I do not want to talk too much about the place. Instead, I wish to focus on some of the other experiences here. My hon. Friend the Member for Aberdeen North talks about how she travels to Westminster by plane. Most airlines do not let women who are more than 36 weeks pregnant fly; for Flybe, it is 34 weeks. After having a baby, women cannot fly for at least a week and probably for more like a fortnight. As other hon. Members have mentioned, a woman who has had a C-section may not be able to fly for six weeks. So what happens if my hon. Friend has another baby? She has said she had no intentions of having any further children, so although we might not have put women off standing for election, we might have perhaps put them off having children, although I remain undeterred—I declare an interest as someone who aspires to be a parent. My hon. Friend says that being away from Westminster purely because she cannot travel here would be very unfair to her constituents and mean they would be unrepresented. My hon. Friend the Member for Airdrie and Shotts said his wife was lucky to have their son during a recess, and that he had fantastic staff who assisted and ensured that everything was covered in the constituency, but that these matters needed to be formalised.
It seems incredible that 100 years after women got the vote we are debating the fact that they cannot take part fully on behalf of their constituents and in debates. We know that parliamentary work is not just about walking through the Lobbies and voting; it is about being in the constituency. Having an open and accessible Parliament, in whatever part of the UK, will ensure that people, from whatever walk of life, but particularly women, parents and aspiring parents, feel able to take part in democracy by standing for election, and it will make the life of those women, particularly those parliamentarians due to have children very soon, significantly easier. I hope that the House and the public are listening carefully to the testimonies today.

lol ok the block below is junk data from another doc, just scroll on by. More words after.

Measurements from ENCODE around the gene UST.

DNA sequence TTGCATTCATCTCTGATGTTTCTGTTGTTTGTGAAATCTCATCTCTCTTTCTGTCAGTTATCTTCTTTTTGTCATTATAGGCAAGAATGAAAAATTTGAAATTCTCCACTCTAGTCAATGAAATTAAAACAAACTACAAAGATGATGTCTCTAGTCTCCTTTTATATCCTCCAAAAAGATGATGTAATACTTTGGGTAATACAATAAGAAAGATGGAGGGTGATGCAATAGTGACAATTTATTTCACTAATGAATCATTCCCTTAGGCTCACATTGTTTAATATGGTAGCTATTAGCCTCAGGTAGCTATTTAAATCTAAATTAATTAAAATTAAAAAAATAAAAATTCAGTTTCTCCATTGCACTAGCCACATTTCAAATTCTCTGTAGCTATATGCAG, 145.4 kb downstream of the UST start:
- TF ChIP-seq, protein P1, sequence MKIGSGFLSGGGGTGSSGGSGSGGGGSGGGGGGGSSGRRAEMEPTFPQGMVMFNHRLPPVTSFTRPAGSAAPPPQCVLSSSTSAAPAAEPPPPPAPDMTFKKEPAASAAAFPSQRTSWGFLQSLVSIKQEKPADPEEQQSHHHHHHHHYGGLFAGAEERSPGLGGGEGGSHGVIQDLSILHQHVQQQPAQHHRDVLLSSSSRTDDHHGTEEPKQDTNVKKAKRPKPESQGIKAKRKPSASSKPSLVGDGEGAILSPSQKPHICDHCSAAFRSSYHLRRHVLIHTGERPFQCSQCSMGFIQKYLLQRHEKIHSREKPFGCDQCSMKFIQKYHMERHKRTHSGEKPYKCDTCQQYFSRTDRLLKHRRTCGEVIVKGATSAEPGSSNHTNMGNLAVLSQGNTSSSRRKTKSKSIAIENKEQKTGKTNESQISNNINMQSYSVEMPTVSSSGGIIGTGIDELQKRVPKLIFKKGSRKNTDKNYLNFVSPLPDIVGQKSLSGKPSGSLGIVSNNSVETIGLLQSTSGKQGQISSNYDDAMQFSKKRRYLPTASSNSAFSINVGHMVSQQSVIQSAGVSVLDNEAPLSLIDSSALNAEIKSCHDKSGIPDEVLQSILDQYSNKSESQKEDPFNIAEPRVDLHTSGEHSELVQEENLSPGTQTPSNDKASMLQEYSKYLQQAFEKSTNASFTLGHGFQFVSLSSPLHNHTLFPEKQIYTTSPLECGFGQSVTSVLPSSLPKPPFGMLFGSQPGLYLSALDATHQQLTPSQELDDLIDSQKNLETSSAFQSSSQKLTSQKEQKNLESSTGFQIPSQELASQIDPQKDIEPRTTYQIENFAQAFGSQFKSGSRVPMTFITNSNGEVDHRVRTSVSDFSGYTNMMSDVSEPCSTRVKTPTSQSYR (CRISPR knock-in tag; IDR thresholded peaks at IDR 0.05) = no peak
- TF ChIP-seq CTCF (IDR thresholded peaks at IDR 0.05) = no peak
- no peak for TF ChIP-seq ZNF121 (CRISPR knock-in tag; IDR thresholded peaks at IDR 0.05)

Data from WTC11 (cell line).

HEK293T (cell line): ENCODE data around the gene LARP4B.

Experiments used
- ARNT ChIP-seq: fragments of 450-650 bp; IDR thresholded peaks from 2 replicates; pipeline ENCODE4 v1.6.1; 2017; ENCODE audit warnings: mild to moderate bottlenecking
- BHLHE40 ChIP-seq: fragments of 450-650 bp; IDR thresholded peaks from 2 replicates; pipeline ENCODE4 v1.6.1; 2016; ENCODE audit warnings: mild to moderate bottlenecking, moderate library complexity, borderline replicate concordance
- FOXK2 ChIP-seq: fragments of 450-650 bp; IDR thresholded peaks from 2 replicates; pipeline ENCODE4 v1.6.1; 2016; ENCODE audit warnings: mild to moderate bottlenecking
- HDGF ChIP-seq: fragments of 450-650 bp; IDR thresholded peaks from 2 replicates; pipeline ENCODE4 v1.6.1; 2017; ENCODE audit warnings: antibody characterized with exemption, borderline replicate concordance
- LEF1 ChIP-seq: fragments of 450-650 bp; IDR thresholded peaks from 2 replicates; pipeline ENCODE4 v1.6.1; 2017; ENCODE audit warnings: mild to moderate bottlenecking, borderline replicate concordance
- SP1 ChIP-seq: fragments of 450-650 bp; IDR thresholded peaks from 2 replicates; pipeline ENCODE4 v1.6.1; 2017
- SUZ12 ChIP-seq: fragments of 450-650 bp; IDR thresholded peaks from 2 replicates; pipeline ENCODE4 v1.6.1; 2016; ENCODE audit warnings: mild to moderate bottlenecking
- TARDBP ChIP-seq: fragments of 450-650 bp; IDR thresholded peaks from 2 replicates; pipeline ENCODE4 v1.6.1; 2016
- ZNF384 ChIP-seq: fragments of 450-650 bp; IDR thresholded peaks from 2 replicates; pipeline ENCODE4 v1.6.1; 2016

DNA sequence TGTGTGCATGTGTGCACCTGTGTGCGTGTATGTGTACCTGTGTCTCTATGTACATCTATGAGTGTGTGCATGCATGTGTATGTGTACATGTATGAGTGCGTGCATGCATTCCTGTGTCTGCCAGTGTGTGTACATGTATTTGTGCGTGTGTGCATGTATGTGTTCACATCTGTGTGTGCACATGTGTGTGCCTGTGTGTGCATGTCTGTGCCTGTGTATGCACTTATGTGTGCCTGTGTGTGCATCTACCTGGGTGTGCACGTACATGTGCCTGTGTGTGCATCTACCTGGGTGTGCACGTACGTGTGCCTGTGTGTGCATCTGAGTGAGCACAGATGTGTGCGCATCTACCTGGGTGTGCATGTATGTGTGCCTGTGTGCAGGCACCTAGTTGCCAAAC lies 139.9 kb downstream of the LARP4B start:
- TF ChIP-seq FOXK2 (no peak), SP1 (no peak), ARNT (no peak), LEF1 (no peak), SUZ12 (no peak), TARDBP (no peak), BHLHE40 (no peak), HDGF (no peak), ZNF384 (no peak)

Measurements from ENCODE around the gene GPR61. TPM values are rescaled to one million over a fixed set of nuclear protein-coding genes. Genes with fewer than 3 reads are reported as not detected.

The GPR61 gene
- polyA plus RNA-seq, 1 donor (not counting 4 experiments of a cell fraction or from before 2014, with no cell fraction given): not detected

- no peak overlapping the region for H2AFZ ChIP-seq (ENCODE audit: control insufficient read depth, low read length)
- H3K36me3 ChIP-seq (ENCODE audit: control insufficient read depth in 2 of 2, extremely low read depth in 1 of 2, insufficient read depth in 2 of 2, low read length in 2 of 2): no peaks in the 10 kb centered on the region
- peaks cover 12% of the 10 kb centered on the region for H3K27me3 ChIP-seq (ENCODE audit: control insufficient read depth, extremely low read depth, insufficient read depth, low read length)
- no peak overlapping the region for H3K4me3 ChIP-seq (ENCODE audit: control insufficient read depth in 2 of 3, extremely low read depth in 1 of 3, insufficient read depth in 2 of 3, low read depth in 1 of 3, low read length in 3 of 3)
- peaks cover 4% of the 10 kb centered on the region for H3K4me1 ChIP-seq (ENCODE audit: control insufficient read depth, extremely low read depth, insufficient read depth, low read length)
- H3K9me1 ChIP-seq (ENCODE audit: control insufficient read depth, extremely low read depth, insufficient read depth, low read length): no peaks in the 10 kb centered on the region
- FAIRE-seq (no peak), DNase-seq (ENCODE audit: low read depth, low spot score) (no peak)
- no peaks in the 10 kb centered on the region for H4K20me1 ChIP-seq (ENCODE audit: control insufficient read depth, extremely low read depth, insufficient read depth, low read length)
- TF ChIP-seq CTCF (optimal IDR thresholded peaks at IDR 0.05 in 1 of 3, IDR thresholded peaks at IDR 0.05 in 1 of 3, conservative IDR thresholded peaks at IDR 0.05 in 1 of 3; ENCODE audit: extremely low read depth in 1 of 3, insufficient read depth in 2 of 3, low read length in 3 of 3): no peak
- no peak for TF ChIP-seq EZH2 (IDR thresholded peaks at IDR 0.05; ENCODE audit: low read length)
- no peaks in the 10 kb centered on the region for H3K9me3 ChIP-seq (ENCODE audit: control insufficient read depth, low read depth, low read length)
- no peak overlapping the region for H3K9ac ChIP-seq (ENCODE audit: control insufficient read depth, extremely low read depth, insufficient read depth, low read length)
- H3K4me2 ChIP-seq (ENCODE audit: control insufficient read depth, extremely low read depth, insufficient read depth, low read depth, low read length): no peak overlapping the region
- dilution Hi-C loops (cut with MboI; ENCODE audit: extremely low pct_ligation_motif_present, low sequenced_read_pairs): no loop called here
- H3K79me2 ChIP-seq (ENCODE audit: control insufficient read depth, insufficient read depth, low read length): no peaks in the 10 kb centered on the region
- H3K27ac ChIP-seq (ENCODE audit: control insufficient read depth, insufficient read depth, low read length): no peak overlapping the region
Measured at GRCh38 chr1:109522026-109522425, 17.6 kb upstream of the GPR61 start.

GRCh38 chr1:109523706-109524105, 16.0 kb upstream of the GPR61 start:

I associate myself with the remarks made by my hon. Friend Mr Shuker, Mr Deputy Speaker. It is good to see you in your place. I say to my hon. Friend: that is what a feminist looks like. I also thank my right hon. and learned Friend Ms Harman for co-sponsoring this debate, along with Mrs Miller. My right hon. and learned Friend was a formidable role model when she was pregnant—with Harry, I think—and stood for election. It is fitting that, as Mother of the House, she should bring forward this debate. It is right for Members to debate this subject and for the Backbench Business Committee to have given time for it.
The right hon. Member for Basingstoke is always raising important equalities issues on her Committee, and I am sure that she, together with other members of the Committee, including my hon. Friend the Member for Luton South, will monitor what the Procedure Committee comes up with. Hon. Members will remember that the former Prime Minister and Deputy Prime Minister, when they took paternity, were actually celebrated, whereas my hon. Friends the Members for Liverpool, Wavertree (Luciana Berger) and for Wolverhampton North East (Emma Reynolds), when they took maternity leave, suffered abuse. My right hon. Friend Yvette Cooper was a Minister surrounded by gurgles and red boxes. They are all formidable campaigners.